Twenty-year-old Salman Kotwal transferred to the University of Salford at the beginning of the second year of a law degree. He’d heard about the unique way Salford Law at Salford Business School delivers its law courses, with a focus on real-world business acumen alongside the legal aspects of a qualifying law degree.

“We live in a world where every student must make themselves different,” says Salman. “I knew that the University of Salford was providing opportunities to facilitate my development as a prospective lawyer.”

When Salman arrived at the university, he took full advantage of the opportunities on offer, enrolling in extra-curricular classes and workshops. He also signed up for the Salford Advantage.

“The Salford Advantage programme was a huge help; it’s a structured way of gaining work experience with a recognised certificate at the end of it. To complete it, you had to clock in 55 hours of work experience in a year. I was lucky enough to clock in over 300 hours within four different legal establishments.”

Although Salman cites luck as having a part to play in the opportunities he was given, his ambition wasn’t going unnoticed. After being made aware of a trip to China, funded by the university’s partnership with Santander, Salman successfully applied for the scholarship and was given a position with leading law firm Globe-Law. He was tasked with gathering information about how trade links with China could provide opportunities for SMEs in Salford.

“As well as the research, I did a variety of work for Globe-Law,” says Salman. “I proofread contractual documents for grammar, translating them into the correct formats for English speaking clients, attended office meetings with senior partners and was even sent to meet clients across Beijing.

“My biggest achievement was to help create the 2014 China Intellectual Property Index Report, which compares the comprehensive strength of intellectual property against economic growth in the major 16 cities in China which published on the World Intellectual Property Organisation website.”

You can see Salman’s report here:

Although modest about his impressive achievements, Salman is more than aware of the value of his international activities. “They’ve helped me a lot,” he acknowledges. “I’ve had a few interviews for work placements and this has been my strongest asset. When firms see I went to China and tackled home sickness, food barriers and language barriers, I think this really helps me to stand out.”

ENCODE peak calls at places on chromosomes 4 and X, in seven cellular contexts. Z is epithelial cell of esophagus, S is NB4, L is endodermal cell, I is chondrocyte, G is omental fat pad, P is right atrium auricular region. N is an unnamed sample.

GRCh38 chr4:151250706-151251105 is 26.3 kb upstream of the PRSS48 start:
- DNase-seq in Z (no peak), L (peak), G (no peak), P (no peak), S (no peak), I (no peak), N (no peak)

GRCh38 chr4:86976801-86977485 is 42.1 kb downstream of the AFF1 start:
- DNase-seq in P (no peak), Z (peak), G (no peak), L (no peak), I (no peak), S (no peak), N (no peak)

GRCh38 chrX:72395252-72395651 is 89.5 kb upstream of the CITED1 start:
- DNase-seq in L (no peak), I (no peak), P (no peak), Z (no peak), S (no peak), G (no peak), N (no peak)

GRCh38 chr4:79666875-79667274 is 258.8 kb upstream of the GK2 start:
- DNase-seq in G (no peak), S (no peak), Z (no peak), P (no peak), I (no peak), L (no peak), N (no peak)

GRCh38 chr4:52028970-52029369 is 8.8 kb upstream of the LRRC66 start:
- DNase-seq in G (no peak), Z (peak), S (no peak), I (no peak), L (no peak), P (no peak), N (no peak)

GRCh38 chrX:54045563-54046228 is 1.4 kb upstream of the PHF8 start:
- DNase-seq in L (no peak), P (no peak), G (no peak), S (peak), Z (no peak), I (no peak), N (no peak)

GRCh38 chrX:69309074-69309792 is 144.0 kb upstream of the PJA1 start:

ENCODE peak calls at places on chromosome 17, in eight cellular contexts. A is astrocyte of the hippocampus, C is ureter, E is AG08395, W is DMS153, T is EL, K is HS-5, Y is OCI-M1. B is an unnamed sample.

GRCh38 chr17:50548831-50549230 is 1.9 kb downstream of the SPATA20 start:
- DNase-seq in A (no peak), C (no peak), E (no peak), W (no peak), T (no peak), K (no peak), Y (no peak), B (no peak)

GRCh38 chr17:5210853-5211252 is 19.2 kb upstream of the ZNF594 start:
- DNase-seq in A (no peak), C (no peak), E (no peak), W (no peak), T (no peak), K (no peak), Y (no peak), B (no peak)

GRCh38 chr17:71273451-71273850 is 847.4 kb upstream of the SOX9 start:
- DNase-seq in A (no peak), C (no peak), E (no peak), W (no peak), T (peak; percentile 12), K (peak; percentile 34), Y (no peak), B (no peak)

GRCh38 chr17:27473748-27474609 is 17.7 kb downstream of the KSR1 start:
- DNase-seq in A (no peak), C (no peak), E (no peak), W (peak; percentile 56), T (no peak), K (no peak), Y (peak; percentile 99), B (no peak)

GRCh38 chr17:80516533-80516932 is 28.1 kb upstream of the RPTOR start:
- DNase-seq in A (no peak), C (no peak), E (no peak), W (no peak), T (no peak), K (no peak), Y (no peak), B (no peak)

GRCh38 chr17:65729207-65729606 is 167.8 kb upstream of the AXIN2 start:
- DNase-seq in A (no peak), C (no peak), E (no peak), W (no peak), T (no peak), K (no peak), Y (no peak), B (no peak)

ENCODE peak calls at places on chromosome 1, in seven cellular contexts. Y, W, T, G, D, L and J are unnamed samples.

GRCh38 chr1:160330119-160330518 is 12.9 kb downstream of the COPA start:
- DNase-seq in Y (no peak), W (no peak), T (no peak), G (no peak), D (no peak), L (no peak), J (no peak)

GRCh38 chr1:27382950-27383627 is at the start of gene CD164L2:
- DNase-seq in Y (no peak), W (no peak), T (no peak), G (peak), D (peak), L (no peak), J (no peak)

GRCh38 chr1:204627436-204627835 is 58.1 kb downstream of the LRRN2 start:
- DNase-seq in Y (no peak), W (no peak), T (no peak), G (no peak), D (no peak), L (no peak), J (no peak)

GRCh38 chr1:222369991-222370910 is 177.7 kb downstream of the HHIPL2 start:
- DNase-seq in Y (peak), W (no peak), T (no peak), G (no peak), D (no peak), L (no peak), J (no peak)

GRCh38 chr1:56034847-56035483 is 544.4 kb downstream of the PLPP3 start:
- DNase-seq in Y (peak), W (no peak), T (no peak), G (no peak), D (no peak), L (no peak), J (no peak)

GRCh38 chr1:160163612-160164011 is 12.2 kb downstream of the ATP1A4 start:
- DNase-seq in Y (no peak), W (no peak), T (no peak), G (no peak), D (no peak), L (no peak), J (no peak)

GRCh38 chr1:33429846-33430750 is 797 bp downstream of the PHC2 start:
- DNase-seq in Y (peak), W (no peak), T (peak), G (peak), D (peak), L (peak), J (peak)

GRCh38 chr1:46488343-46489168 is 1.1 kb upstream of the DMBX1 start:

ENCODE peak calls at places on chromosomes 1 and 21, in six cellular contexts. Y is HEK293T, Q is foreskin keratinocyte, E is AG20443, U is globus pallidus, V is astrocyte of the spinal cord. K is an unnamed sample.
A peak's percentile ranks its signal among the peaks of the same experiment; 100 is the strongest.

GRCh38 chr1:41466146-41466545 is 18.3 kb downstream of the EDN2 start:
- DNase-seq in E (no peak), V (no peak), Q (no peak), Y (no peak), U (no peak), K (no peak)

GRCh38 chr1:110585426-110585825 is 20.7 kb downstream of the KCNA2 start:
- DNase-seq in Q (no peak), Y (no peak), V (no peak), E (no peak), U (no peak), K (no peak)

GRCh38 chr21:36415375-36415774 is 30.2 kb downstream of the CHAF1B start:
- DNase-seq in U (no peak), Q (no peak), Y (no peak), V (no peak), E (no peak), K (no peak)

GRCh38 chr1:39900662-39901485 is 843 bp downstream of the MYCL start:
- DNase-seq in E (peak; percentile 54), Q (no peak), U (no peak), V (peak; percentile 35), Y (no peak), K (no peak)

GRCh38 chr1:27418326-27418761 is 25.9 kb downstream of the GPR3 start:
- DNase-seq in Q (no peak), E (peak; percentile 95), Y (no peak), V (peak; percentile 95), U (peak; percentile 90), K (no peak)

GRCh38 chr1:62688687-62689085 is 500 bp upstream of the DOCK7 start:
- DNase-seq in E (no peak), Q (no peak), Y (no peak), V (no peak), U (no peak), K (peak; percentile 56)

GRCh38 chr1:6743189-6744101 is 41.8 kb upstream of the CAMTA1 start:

“For me personally, I knew the internship in China would necessitate me to step out of my comfort zone and help me realise what I am capable of and what I can accomplish. I understood that it was going to be daunting at first, but I also knew it would make me realise my true abilities and potential, helping me to become more confident. The experience has allowed me to mature personally and has assisted me in reaching my target of self-independence and self-reliance.”

Salman has since received a work placement offer from a UK-based law firm which has strong relations with Globe-Law, and already has more international experience lined up. He’s received an offer of an internship with German corporate law firm Lindenpartners, and will spend two weeks in their Berlin offices over the summer.

“I’m also in touch with my supervisor in China quite often and he’s sent me details of his contacts based around the world. I love exploring and indulging myself into different cultures. It’s challenging, yet exciting at the same time.”

As well as his international achievements, Salman has received two very prestigious legal placements closer to home, after winning a hotly-contested essay competition.

“The prize is a two-part placement, first with global law firm Squire Patton Boggs, based in Manchester, and then with ITV’s in-house legal team in London. I’m very proud to win such a prestigious competition.”

Although he hasn’t yet finished his degree, Salman already has offers to study the Legal Practice Course at both BPP and the University of Law, which he intends to combine with a Masters degree in Business.

“The best thing about the law degree at the University of Salford is the business aspect,” says Salman. “How many students can say they are graduating with a law degree from the Business School of the Year? The way they teach and assess is unique; Salford does much more for its students.”

When he’s not taking the legal world by storm, Salman can be found letting off steam on the football field. “I’m one of the founders of the Salford Law Society team,” he says.

“We regularly play against teams from across the university: it’s a great way of having a good time with your friends and fellow students, while being able to wind down after a tough week of studying.”